The Bengal tiger's coat is yellow to light orange, with stripes ranging from dark brown to black; the belly and the interior parts of the limbs are white, and the tail is orange with black rings. The white tiger is a recessive mutant of the tiger, which is reported in the wild from time to time in Assam, Bengal, Bihar, and especially from the former State of Rewa. However, it is not to be mistaken as an occurrence of albinism. In fact, there is only one fully authenticated case of a true albino tiger, and none of black tigers, with the possible exception of one dead specimen examined in Chittagong in 1846.



 



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In India, which endangered deer species is found only in the Loktak Lake area in Manipur?



The sangai or the Indian Eld’s deer resides as an isolated single population in the world’s only floating national park in Manipur ? the grassland-dominated Keibul Lamjao National Park (KLNP).



Culturally, the sangai finds itself imbedded deep into the legends and folklore of the Manipuris. Based on a popular folk legend, the sangai is interpreted as the binding soul between humans and the nature. The slaying of the sangai, an unpardonable sin, is conceived as the rude breaking up of the cordial relationship between humans and the nature. When humans love and respect the sangai, it is respecting nature. In the sangai, therefore, humans find a way of expressing their love for the nature. Socially, the sangai is the symbol of a prized possession of the state.



It is believed that the name sangai was coined from its peculiar posture and behaviour while running. By nature, the deer, particularly the males, even when running for its life stops occasionally and looks back as if he is waiting for someone and hence the name.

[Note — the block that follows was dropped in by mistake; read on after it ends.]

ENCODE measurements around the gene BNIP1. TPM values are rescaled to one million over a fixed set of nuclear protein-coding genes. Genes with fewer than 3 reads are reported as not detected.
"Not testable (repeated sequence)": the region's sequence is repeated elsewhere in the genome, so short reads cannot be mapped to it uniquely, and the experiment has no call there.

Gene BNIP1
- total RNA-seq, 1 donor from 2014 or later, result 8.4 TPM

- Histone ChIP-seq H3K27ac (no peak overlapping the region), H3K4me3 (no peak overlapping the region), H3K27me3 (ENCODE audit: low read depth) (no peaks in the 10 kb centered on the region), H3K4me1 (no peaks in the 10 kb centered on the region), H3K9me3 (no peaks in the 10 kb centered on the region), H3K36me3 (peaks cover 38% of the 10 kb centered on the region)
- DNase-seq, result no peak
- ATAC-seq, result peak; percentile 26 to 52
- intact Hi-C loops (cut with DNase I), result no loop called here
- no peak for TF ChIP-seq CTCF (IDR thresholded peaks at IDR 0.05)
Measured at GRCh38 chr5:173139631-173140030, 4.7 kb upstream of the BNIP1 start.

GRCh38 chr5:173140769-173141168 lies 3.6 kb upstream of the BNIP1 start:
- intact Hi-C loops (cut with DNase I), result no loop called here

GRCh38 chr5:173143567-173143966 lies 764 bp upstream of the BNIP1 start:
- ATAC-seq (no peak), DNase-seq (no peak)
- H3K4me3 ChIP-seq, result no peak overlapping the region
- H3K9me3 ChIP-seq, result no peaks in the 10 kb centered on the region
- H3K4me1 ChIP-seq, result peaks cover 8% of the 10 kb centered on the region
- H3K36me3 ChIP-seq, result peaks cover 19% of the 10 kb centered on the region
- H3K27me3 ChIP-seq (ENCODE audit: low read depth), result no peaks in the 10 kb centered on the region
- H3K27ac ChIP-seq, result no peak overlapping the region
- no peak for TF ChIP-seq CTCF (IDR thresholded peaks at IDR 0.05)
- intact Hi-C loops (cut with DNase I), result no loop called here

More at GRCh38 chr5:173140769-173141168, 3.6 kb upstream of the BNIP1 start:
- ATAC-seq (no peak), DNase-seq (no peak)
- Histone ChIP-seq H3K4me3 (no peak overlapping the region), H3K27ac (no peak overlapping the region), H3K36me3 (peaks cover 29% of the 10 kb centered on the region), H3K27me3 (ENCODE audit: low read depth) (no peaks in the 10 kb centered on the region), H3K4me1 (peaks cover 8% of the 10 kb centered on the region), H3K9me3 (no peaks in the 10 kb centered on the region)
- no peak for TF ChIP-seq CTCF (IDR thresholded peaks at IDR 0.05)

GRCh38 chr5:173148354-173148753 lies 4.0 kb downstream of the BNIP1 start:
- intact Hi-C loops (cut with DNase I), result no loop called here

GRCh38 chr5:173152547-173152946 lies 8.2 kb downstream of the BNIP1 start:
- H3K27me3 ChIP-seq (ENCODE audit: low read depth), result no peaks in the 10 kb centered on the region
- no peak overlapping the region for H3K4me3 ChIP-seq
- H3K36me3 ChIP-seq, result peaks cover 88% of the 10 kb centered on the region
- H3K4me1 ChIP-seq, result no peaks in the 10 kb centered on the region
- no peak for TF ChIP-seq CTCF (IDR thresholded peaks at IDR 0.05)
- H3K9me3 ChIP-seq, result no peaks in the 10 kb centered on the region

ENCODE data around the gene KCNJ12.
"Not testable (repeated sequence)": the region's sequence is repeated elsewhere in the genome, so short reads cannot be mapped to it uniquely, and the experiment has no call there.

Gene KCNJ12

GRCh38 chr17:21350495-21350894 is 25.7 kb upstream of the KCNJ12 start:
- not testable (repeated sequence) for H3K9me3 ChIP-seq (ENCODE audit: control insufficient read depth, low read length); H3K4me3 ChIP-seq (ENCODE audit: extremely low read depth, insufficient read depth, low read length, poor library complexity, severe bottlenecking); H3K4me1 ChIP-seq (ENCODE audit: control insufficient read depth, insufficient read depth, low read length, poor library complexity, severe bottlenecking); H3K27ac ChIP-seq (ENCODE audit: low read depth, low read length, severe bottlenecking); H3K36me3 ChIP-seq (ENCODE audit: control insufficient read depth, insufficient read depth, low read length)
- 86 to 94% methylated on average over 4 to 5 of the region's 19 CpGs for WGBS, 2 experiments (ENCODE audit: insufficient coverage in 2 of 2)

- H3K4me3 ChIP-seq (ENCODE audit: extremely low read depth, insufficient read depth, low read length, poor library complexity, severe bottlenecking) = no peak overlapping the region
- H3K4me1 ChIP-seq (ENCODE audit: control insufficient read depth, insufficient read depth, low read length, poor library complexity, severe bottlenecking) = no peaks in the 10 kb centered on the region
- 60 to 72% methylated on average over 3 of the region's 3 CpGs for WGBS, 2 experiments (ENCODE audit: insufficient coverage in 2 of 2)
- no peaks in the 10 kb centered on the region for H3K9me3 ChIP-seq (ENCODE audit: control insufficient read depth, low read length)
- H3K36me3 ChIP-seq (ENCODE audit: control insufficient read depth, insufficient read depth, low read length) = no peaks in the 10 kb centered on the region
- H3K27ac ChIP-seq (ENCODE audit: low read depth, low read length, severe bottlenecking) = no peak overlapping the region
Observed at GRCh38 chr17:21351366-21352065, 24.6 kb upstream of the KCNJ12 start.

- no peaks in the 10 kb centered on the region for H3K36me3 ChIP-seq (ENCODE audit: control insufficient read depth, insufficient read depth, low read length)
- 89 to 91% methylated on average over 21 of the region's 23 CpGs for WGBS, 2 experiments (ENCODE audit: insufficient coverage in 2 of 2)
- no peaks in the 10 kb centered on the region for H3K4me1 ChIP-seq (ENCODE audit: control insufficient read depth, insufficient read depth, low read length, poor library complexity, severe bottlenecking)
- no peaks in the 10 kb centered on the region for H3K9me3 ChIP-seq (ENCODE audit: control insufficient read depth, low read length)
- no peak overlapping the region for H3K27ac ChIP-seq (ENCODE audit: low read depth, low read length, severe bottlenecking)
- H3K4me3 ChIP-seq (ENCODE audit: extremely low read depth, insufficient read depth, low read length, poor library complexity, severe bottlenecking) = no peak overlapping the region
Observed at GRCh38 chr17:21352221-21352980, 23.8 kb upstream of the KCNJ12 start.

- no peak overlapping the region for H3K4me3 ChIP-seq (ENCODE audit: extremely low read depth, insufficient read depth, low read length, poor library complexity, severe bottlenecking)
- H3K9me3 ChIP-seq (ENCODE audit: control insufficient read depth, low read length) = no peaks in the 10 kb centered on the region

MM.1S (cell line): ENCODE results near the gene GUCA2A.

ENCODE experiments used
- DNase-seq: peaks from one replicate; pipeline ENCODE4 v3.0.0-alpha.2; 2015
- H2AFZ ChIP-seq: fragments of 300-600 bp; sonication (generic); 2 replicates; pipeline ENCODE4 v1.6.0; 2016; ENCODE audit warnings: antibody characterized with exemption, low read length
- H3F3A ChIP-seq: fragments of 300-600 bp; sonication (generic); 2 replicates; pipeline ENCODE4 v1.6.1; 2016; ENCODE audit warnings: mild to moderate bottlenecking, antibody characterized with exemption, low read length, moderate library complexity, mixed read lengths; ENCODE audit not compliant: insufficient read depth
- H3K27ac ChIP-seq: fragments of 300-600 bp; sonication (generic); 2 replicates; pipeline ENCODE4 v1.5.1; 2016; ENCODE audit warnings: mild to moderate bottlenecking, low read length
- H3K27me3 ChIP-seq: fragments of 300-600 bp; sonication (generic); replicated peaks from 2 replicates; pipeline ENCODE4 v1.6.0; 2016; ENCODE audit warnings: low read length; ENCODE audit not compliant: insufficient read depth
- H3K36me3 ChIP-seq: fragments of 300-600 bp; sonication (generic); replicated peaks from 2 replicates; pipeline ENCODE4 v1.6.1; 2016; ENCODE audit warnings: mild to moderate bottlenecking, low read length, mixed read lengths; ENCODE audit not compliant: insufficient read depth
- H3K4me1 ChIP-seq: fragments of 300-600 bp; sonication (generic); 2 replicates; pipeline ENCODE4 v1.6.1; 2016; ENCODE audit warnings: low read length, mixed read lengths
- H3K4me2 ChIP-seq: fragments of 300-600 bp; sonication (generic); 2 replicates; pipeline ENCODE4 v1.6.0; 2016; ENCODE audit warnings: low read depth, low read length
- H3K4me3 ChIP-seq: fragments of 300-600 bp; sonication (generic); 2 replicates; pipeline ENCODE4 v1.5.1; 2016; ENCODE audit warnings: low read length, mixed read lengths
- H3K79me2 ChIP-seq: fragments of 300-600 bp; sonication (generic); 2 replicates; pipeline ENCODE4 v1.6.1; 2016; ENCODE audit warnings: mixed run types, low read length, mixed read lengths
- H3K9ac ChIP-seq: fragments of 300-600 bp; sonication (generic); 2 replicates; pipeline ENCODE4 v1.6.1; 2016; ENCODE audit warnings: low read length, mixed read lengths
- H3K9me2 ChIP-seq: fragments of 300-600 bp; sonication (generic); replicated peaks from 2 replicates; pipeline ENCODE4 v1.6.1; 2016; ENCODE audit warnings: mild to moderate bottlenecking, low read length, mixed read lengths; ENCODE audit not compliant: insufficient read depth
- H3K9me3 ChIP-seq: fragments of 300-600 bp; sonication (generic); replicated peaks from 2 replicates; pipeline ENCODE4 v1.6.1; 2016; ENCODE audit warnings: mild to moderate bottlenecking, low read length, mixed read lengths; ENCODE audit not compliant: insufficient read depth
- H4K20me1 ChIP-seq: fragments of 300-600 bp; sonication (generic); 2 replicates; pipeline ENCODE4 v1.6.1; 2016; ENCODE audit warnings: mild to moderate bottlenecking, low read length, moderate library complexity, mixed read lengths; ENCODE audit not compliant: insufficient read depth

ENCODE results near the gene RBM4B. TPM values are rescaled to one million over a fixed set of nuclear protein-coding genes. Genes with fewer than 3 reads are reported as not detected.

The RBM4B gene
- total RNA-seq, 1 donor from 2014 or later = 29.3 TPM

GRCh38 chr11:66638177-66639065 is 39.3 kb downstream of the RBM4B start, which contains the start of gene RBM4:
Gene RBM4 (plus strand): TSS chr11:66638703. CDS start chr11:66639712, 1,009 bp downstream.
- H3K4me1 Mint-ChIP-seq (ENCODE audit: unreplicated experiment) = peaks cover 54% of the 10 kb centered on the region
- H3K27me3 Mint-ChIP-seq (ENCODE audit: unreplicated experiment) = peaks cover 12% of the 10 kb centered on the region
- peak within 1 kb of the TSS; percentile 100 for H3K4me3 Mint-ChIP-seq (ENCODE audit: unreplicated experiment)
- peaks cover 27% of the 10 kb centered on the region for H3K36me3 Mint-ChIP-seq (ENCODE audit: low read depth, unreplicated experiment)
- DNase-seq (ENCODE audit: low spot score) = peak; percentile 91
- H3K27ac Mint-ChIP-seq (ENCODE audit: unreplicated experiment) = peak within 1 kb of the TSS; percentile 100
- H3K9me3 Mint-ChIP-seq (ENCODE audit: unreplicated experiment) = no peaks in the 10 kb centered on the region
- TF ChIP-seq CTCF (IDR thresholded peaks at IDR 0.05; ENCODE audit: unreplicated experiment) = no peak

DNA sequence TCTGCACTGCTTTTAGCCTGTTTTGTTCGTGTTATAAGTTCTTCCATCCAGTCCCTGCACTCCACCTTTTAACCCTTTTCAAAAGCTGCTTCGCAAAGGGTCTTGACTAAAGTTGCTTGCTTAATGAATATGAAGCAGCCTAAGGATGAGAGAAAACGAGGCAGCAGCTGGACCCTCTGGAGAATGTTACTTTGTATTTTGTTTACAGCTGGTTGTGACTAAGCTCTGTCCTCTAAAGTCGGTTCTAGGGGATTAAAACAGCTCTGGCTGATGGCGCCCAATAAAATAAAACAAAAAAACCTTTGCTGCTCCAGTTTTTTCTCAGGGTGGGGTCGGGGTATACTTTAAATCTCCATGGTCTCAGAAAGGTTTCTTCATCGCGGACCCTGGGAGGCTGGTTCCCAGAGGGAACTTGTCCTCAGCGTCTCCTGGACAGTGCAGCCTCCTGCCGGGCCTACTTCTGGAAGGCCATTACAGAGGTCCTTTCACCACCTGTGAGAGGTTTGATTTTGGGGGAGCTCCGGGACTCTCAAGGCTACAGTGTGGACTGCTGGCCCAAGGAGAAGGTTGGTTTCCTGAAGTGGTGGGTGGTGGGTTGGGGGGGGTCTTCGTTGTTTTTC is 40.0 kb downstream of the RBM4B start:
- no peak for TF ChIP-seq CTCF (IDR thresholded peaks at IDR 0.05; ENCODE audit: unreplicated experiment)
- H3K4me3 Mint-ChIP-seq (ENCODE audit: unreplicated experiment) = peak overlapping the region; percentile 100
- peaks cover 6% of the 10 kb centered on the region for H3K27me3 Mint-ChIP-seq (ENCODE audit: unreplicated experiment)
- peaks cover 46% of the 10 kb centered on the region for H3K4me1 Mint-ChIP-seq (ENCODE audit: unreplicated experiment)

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Every year, the Doyang reservoir in Nagaland witnesses the world’s single largest congregation of which small raptor that migrates from its breeding grounds in Russia and China?



Doyang, in Pangti village of Wokha district, witnesses one of the biggest congregations of these migratory birds because of which now Nagaland is a declared 'Falcon Capital of the World'. The Amur Falcon Conservation Week & Festivals will be held from November 8 to 10 every year and this year (2018) is its first edition. This indeed is a big and happy news when it comes to Amur falcon conservation. Nagaland and these falcons have come a long way from the days of rampant hunting to Nagaland's present-day status as a safe haven to these winter visitors. 



The main objective behind this initiative is not only to spread the word on the importance of wildlife conservation but also to highlight the fragile human-nature relationship and the need to understand it. The three-day event is a combination of wildlife conservation and many festivals that will highlight the rich culture, tradition and custom of the Lotha Nagas.



The event will also have a three-day music festival; water sports; food festivals (indigenous recipe contest, open air ethnic cooking competition to name a few); outdoor activities like angling, camping, trekking, cycling; adventure sports like off-roading, ziplining, mountain terrain biking competition. Focus will also be given on eco-tourism by promoting homestays, local guides, boating and workshops with experts in the field.